From there, it was a short trip to the half gallon of ice cream and then the subsequent trip to the bathroom. I even got good at just the right tickle of my right pointer finger in the back of my throat, how many times I had to make myself vomit to get all the food out (three in most cases), and how to splash cold water on my face to recover quick, return to the party, have another teaspoon, no, a tablespoon of ice cream and giggle with others as I downed some ginger ale.
Of course I didn’t tell anyone. That was until I fell in love with Ken, the first and only man I’ve loved enough and who loved me enough that I simply couldn’t keep secret that my frequent sojourns to the john weren’t all because of having a bladder the size of a kumquat.
“Sometimes when I throw up to keep from having a migraine, it’s more because of overeating,” I said one day. I don’t remember where we were, if it was night or day, only that he said, “Stop doing that. Stop immediately.” And I did. It wasn’t like I was addicted to bulimia. It was more of a hobby that I had mixed feelings about to begin with, and so, I gave it up on a dime.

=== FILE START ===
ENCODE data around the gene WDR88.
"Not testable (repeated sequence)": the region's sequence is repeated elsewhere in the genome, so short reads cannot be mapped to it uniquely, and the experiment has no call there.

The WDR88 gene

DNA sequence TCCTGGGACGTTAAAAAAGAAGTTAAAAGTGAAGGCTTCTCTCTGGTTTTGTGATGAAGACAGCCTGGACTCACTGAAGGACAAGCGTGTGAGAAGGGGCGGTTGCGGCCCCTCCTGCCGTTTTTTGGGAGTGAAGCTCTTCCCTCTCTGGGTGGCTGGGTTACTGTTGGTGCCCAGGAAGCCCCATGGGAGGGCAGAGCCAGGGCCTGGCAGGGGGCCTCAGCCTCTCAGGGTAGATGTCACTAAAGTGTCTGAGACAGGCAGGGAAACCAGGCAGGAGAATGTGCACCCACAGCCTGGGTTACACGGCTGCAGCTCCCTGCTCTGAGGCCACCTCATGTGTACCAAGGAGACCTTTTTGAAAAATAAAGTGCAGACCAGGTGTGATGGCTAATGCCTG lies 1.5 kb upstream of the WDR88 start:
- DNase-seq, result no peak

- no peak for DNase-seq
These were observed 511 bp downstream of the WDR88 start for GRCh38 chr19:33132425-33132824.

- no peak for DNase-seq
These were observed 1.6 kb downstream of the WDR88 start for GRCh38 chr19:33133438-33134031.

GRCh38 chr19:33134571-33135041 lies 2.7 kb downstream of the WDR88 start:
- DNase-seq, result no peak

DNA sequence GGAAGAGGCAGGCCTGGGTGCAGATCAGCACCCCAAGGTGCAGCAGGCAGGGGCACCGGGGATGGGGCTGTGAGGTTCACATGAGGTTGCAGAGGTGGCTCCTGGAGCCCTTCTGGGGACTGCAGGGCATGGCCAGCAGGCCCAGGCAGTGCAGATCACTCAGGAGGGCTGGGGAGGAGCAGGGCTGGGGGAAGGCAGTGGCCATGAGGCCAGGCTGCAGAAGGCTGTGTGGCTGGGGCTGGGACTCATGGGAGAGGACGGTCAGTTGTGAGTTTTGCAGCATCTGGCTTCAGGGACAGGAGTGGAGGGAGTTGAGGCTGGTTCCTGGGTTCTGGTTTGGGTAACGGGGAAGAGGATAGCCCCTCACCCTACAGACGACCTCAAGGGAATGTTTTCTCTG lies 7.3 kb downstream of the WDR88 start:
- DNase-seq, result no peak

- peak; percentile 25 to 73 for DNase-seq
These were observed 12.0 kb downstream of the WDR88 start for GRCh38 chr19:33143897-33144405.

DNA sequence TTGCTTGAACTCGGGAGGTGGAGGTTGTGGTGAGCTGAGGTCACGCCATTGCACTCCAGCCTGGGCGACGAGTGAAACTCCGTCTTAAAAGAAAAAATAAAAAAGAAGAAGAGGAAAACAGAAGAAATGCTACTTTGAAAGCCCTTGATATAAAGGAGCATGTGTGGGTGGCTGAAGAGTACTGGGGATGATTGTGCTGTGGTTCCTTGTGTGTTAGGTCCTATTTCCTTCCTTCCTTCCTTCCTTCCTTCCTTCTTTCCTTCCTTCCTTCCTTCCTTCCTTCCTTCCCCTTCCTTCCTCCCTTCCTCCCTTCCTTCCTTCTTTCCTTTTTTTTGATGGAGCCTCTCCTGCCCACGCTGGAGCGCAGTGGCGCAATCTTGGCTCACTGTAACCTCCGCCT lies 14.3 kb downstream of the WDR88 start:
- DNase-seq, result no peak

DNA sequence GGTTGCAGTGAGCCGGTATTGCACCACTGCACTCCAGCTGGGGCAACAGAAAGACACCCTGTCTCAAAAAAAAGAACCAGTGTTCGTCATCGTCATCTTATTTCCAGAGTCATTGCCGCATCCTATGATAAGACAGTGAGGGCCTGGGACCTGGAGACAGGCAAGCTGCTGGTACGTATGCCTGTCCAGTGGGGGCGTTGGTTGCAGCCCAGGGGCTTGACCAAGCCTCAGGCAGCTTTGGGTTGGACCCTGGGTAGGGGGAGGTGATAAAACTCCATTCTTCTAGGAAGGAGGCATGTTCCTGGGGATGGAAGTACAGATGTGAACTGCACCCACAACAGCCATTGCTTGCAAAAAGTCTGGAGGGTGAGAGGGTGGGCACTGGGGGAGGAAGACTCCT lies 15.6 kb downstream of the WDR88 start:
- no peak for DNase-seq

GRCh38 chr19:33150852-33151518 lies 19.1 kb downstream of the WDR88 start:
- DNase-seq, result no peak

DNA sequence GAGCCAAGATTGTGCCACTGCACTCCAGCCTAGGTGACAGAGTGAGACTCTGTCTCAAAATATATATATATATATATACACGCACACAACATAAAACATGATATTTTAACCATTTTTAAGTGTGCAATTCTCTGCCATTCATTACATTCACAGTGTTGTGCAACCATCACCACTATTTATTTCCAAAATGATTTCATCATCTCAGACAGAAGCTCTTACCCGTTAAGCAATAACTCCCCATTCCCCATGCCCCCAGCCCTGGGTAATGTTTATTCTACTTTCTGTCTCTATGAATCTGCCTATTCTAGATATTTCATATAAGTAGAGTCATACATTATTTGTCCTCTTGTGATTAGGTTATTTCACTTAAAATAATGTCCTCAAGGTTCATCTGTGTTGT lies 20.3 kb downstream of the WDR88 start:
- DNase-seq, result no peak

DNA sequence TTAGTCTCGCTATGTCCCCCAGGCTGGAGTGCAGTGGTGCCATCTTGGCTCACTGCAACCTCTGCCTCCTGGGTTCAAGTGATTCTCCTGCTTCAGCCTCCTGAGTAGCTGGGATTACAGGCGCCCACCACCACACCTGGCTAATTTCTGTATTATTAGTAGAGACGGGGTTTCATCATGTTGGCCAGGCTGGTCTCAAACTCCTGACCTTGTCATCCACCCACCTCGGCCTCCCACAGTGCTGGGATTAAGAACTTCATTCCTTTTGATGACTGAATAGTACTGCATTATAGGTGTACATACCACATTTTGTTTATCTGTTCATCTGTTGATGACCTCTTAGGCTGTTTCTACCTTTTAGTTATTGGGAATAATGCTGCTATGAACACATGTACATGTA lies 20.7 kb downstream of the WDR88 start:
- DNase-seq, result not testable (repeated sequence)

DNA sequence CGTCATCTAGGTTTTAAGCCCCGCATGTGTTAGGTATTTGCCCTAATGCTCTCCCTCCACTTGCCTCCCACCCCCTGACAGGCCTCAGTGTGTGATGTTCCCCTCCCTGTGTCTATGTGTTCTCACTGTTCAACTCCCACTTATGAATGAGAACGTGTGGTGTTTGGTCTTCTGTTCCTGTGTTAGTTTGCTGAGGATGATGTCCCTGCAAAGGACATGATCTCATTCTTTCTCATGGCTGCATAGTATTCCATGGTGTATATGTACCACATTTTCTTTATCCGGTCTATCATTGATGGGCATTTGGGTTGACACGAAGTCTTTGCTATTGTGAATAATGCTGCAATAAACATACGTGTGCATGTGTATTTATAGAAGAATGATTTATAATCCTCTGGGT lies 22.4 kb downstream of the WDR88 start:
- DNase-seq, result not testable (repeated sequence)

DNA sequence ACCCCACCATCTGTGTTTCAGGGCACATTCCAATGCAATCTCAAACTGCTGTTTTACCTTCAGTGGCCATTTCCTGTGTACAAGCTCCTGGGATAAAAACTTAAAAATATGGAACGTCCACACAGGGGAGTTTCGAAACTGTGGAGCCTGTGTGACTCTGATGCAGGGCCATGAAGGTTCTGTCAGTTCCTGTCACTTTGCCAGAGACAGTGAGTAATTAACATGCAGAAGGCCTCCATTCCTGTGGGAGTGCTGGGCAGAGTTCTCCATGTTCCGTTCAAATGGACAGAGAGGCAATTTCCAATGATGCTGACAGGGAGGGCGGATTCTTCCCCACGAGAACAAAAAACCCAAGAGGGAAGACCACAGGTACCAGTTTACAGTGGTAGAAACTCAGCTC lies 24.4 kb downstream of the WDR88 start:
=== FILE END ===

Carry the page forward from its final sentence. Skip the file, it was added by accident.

Programs and promises
This didn’t, as anyone could guess, dissolve my food issues. I would overeat, binge eat at times (always at night, always with what I would now identity as a trigger food, which meant it was dessert-like or heavily salted, even better if fried and heavy salted).
At the same time, I tried to tackle, learn about, dissect, dismantle and deconstruct the “issue” I had with food. As with many of us, I did Weight Watchers (several times), various excursions of low-fat and later, low-carb diets, Overeaters Anonymous, and a ton of dieting books focused on psychological approaching, such as stopping eating when, on a scale of 1 (I’m starving) to 10 (I’m going to kill someone if I don’t get some bread now), you hit 5 or 6 (Am I still hungry or just deluding myself?). I’ve also recorded what I’ve eaten each day for months at a time, thinking that would make me more conscious.
It’s not that these approaches were without value. I did learn a great deal about the inner workings of my old habits, the architecture of my yearnings. But at the same time, changing my eating habits was never simple. Trying to get thin from within, feed the hungry heart and find god and beauty through the dinner plate never quite took for me.
Pocketful of pills